My weekly Q&A with J posts bring up all kinds of topics. I take a single reader’s question and answer that specific situation as best I can, hoping my advice will enlighten or apply to others as well.
But there’s always that post where you answer one reader, and it brings up the “But why didn’t you say X?” comment from another reader. Well, no one post on my blog covers everything I believe about marriage and sex. Just like you couldn’t possibly have one conversation with someone and cover all of your beliefs about life, the universe, and everything. Plus, I really am trying to answer a specific question as best I can and expect readers to tailor the advice to their specific situation.
Yet I know that I unintentionally strike nerves sometimes, and it got me to thinking about some guiding principles I have when answering reader questions. Perhaps more importantly, my marriage improved when I started using these principles toward my husband.My #marriage improved when I started using these principles toward my husband. Click To Tweet
Don’t assume the worst. If a wife reports that his husband looked at another woman, I don’t assume he’s a cheating jerk. If a husband reports his wife rejected his sexual advances, I don’t assume she’s a frigid, uncaring wife. Or flip-flop those genders, if that’s your situation. Regardless, I try to look at the actual evidence, consider all the possibilities of what’s going on, and give grace where possible.
Most people who read my blog are Christians who love their spouses, but they are imperfect — wounded, clueless, stubborn. They need a wake-up call more than a guilty verdict. The sort of wake-up call God constantly gives His people in the Bible. I assume that we’re all flawed and a bit selfish, but reachable and wanting to hold on to our marriage.
Take responsibility for yourself. I don’t think it will go well for me if I get to Heaven and say to God, “Yes, I was a terrible spouse. But my husband was even worse.” Thankfully, that’s not at all where my marriage is, but you get my point. As I’ve often said, you cannot change your spouse. But you can change yourself and influence your spouse.You cannot change your spouse. But you can change yourself and influence your spouse. Click To Tweet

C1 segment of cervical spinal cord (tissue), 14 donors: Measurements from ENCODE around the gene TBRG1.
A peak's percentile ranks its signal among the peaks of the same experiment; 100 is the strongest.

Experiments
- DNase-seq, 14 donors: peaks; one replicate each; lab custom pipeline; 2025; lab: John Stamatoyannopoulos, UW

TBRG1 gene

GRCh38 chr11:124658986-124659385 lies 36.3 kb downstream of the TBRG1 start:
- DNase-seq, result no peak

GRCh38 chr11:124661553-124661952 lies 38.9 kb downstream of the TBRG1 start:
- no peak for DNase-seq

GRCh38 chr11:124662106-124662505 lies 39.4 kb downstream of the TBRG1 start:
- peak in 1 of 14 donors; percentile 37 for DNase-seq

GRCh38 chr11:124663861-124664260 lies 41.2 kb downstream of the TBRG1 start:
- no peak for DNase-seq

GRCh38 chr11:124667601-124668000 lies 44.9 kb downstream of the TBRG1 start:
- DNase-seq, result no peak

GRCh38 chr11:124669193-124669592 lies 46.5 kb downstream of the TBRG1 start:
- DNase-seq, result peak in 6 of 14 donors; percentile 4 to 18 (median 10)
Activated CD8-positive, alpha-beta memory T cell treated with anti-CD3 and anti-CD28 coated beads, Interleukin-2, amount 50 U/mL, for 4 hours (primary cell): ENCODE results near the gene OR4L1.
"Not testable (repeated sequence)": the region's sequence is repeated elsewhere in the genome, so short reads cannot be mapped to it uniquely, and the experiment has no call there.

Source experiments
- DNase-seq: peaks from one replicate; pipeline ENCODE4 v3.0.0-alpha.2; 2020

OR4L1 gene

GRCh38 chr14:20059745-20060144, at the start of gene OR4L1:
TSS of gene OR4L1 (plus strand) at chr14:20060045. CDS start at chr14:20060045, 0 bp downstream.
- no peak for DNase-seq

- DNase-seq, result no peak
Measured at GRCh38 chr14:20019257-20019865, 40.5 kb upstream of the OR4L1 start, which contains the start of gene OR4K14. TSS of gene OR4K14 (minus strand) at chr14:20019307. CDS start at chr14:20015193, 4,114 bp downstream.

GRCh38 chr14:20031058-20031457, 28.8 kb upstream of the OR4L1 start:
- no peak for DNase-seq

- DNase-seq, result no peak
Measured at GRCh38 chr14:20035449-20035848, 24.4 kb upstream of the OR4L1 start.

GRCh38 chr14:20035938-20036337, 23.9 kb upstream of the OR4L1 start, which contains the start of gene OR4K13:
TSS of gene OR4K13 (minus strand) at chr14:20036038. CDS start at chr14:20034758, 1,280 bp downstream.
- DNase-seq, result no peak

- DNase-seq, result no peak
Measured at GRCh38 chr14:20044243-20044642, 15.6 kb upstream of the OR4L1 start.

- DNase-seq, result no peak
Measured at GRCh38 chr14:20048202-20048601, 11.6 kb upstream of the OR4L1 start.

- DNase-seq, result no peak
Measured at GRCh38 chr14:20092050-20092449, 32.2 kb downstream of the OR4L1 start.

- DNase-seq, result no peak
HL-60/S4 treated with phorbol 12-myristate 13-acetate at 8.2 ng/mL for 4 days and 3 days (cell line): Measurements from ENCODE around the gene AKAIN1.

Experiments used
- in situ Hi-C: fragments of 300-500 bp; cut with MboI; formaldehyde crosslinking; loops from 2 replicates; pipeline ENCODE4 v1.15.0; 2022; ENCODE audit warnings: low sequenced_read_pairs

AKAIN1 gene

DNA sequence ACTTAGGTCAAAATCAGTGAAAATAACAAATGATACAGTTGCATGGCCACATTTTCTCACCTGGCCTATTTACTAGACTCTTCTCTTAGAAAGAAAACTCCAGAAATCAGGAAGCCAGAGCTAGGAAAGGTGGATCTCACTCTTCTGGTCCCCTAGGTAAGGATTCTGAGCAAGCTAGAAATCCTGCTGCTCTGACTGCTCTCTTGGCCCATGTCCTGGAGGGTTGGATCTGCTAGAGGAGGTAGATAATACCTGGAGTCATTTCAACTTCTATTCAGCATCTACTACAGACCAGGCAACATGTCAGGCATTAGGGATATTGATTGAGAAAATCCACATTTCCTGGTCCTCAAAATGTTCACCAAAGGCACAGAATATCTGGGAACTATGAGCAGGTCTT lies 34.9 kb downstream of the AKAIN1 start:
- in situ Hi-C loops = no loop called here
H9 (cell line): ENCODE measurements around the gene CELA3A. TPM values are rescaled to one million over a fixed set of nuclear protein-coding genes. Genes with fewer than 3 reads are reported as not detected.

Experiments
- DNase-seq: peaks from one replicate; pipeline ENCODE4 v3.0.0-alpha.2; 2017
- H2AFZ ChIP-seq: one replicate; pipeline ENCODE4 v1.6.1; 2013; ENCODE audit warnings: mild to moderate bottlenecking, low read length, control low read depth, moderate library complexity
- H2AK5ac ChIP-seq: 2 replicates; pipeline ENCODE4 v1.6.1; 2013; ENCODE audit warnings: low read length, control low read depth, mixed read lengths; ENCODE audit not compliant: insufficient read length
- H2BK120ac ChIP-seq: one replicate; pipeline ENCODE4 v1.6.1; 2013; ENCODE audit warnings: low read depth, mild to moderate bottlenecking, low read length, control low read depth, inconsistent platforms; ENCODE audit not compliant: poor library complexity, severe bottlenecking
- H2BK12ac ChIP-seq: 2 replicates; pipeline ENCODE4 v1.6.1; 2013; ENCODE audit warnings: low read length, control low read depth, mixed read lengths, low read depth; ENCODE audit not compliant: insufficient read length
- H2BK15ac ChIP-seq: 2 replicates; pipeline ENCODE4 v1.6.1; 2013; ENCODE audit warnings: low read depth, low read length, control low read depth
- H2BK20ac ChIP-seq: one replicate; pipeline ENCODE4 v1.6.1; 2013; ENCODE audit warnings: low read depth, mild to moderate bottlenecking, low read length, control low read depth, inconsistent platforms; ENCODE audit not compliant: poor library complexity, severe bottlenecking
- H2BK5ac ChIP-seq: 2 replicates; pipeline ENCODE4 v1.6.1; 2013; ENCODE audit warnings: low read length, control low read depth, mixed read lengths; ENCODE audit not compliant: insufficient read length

That’s why my advice often focuses on the person who asked the question and what they can do to improve the situation — even if 89% of the problem is their jerk of a spouse. My answer might be very different if I was talking to the other party involved, but we have to take responsibility for our own actions. Just sitting around and blaming someone else won’t make things better. So I try to address what the individual can do to foster something better in their marriage.
Respect your differences. If I had a dime for every time a wife or husband complained about their spouse’s gender or personality difference, I’d be living in a beach-side house by now. For instance, I get it, ladies: It stinks that your husband has eyeballs that seem to pop when an scandily-clad, extra-curvy woman walks by, but it stinks for him too. Just like it stinks for my husband that I get grumpy at a certain time of the month, but, by golly, PMS isn’t a picnic for me either. Our gender, backgrounds, personalities, and more create challenges for us, because this is an imperfect world.
If lust were no challenge, there wouldn’t be scriptures advising us about it. Just like anger, nagging, complaining, and plenty of other not-fun stuff we can bring into our marriage. Of course we have to fight hard against the enemy and pursue righteousness. But let’s not bury our heads in the sand or make our spouse out to be the enemy.
Once I accepted that some things are just harder for my guy — for instance, seeing the mess — and didn’t take it personally, we could figure out an action plan to deal with the challenges. Respect that your spouse is different, then figure out where the benefits and obstacles of that difference is, and work from there.
Don’t give up. Galatians 6:9 may be the verse we most need to memorize for our marriage: “Let us not become weary in doing good, for at the proper time we will reap a harvest if we do not give up.”
I don’t know what that harvest looks like, because it may be different from what we expect. God’s blessings come in many different ways. It’s not an absolute guarantee that if you do the right things, your rejecting wife will suddenly greet you at the door naked begging for you to take her right there on the entryway rug. Or that your romantic-clod of a husband will finally “get it” and woo you into a magical, multi-orgasmic sexual experience you’ll never forget. I wish it were that simple.
What I do know is that if you give up on making things better, they’ll never get better. It could be that your “making things better” actually involves backing off a bit, but that’s not the same as surrendering. We all know the difference between stepping back and taking stock of what we’re doing versus that hopeless, it-ain’t-ever-gonna-change-so-why-try feeling.
I’m for doing everything you can think of doing before calling anything quits. Maybe that’s my own stubbornness coming out a bit, but it’s one reason my marriage went from terrible to terrific: I simply refused to give up. Of course, you should be doing the right things — as in righteous things. But I believe in continuing to work on yourself and your marriage and keeping going until the seeds have had time to plant, grow, and harvest. Just as the Bible says.
Do you have any guiding principles that have worked in your marriage, or that you’ve advised for others with their marriage?